The "Hands-Off Doctrine" refers to the historical trend for United States federal courts to not interfere with or extend rights to incarcerated people, according to Michael Goldman in a Boston College article. This policy was practiced officially from the mid-19th to the mid-20th century.
US Legal describes the "Hands-Off Doctrine" as a practice or non-interference with prisoners based on the belief that prisoners did not deserve the rights afforded to other citizens. Judges of the 1800s maintained that by breaking laws that led to their incarceration, prisoners had given up their claim to the protection of the courts.
In his article, "Prisoner Rights," Dr. Thomas O'Connor of the Institute for Global Security Studies states that the "Hands-Off Doctrine" was established in 1866 in the Pervear vs. Massachusetts case, in which the court denied prisoners even their Eighth Amendment rights. In 1872, during the Ruffin vs. Commonwealth case, the court affirmed this notion by calling prisoners slaves of the state. According to these precedents, many rights of prisoners were not upheld, until the 1964 decision of Cooper vs. Pate, which reinstated the rights of prisoners to take lawsuits to federal courts.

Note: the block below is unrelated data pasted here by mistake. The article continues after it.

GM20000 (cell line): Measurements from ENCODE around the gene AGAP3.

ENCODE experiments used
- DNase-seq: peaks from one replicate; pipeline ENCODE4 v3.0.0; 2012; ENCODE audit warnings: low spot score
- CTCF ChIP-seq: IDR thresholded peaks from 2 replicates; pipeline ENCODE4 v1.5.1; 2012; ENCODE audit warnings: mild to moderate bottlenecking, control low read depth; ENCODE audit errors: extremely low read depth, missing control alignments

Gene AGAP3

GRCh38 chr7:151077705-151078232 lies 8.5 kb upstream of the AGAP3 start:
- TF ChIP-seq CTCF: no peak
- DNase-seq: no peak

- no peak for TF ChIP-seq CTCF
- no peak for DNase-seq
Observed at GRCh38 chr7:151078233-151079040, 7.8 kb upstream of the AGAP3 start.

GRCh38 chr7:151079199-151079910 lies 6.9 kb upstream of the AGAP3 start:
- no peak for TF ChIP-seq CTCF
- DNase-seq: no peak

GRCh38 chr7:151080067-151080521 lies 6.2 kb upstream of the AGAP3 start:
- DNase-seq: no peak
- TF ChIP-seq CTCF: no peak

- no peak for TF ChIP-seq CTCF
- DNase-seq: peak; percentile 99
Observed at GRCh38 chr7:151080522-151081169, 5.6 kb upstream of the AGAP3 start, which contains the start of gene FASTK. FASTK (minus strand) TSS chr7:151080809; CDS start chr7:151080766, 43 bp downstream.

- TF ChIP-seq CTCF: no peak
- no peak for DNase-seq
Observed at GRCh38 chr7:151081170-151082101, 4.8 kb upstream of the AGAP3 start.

Although other reforms have occurred that aim to protect prisoner rights, the Prison Litigation Reform Act of 1996 set back the progress, according to the Jailhouse Lawyer's Handbook. The law was put in place to try to bar prisoners from bringing frivolous lawsuits to court.